Best Picture and Director 2010

What are your picks for Best Picture and Director of 2010?

Black Swan
9
14%
The Fighter
0
No votes
Inception
1
2%
The Kids Are All Right
2
3%
The King's Speech
4
6%
127 Hours
0
No votes
The Social Network
12
18%
Toy Story 3
2
3%
True Grit
0
No votes
Winter's Bone
3
5%
Darren Aronofsky - Black Swan
11
17%
Joel Coen, Ethan Coen - True Grit
0
No votes
David Fincher - The Social Network
19
29%
Tom Hooper - The King's Speech
2
3%
David O. Russell - The Fighter
0
No votes
 
Total votes: 65

Greg
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Re: Best Picture and Director 2010

Postby Greg » Sat Oct 04, 2014 12:20 pm

Regarding Black Swan, here is a brief review of it I wrote that I dug up:

While watching Black Swan I was reminded of something Lawrence Olivier reportedly said to Dustin Hoffman during the filming of Marathon Man. Hoffman stayed up all night in order to play his character when he is sleep deprived. Olivier said, "Why don't you just try acting? It's much easier." Natalie Portman's Nina suffers for her art in the method-acting way, by transforming herself into what she is portraying; but, I kept thinking to myself during Black Swan that it simply was not worth it. While I appreciated the bravado of sight and sound that portrays the descent into terror, unfortunately, I think it is all in service of a story that simply has no good point to be told.

The gradual use of special effects to show the metamorphosis of Nina into the Black Swan was done with panache. The sound frequently gave great highlight to the dreamlike quality of the story, especially during the back-and-forth between onstage and offstage during the Swan Lake performance. Natalie Portman really let loose showing her character going in deeper and deeper. I thought Barbara Hershey gave the best performance. She constantly came across as perhaps a monster mother or, perhaps, someone just doing her best to help her daughter, always keeping you guessing which it is.

In short, to me Black Swan is a thumbs-up swanky body wrapping a thumbs-down pointless heart averaging to a thumbs-sideways movie.

5/10
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Re: Best Picture and Director 2010

Postby Heksagon » Thu Jul 10, 2014 1:02 pm

Again, another attempt at this...

The Social Network is an excellent film, and gets my votes here. The King's Speech and The Fighter are solid films, even if they feel like stuff that the Academy predictably likes to nominate. Inception is one of the better action films in the last ten years (when the quality of action films has declined considerably), and I’m kind of glad that it got in thanks to the expanded slate, even if it isn’t enough to turn me into a supporter of the expansion. Toy Story 3 is an excellent film, and another happy beneficiary of the expansion.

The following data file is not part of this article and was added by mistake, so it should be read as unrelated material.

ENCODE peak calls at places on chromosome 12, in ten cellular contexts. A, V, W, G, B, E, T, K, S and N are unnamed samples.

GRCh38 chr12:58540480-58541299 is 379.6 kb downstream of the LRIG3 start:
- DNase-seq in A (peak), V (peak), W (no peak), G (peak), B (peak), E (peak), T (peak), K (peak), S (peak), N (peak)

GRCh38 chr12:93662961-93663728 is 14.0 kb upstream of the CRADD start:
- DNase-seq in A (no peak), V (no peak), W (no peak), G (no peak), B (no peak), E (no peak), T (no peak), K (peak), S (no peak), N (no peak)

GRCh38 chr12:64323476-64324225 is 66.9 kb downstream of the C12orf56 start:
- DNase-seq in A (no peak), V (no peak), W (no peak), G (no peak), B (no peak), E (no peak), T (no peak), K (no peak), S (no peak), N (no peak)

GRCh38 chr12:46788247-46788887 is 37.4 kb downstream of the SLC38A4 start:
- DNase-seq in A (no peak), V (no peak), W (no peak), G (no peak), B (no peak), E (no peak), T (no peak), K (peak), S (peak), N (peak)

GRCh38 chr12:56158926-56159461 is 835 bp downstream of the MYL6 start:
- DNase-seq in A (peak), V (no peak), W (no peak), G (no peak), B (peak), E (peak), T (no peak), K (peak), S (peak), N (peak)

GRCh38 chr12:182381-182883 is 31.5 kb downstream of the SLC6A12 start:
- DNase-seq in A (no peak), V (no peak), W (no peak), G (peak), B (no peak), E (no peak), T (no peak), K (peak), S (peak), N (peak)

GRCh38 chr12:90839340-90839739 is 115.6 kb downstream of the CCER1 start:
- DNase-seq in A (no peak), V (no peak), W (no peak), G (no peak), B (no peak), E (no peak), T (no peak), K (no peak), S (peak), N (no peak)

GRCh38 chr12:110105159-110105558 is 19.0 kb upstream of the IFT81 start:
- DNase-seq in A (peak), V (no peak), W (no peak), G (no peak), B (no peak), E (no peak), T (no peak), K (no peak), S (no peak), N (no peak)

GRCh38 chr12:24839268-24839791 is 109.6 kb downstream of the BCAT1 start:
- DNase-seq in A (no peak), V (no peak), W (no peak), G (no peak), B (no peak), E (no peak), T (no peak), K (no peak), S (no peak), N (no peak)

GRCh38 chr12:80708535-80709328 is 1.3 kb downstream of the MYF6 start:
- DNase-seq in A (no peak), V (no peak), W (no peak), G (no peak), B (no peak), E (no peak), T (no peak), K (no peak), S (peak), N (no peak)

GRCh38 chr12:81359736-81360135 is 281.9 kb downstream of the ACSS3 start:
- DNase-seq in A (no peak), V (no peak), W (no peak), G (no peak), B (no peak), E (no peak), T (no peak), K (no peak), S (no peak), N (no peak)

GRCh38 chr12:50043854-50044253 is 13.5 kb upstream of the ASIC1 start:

Black Swan is fairly good film also, even if I don’t consider it to be the masterpiece that many others do.

Winter’s Bone is, for me, this year’s An Education - a respectable film but not so good that I’d be happy to see it nominated.

127 Hours and Kids Are All Right try to be good films, but only get half-way there. But have their upsides, but shouldn’t be anywhere near the Best Picture slate.

Usually, I really like the Coen Brothers, so it’s a bit odd that I find their film, True Grit, to be the weakest film in this lineup. It just didn’t work for me.

The nominees ranked, shouldabeens some other time:

1. The Social Network
2. Toy Story 3
3. The King’s Speech
4. The Fighter
5. Inception
6. Black Swan
7. Winter’s Bone
8. The Kids Are All Right
9. 127 Hours
10. True Grit

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Re: Best Picture and Director 2010

Postby Okri » Tue May 06, 2014 7:00 pm

Skipping over 2009's uninspiring line-up to tackle this one. On the one hand, there's not one film in 2010 that I liked more than my fifth favourite of 2009 (unless I include A Prophet in 2010, though I saw it twice in 2009). On the other hand, it was quite exciting to watch a year where the critical favourites actually did quite well at the box office. Of this line-up, only one film didn't exceed expectations financially. The acting categories were pleasantly diverse during the critics season (of the big three and NBR, 14 performances took the 16 citations - only Jessie Eisenberg and Jackie Weaver repeated)

Additionally, it has the benefit that there's not a lot that was egregiously overlooked. Or more accurately, my favourite films were no-hopers (Dogtooth, Everyone Else, White Material, Anton Chekov's The Duel), ineligible (Carlos) or nominated.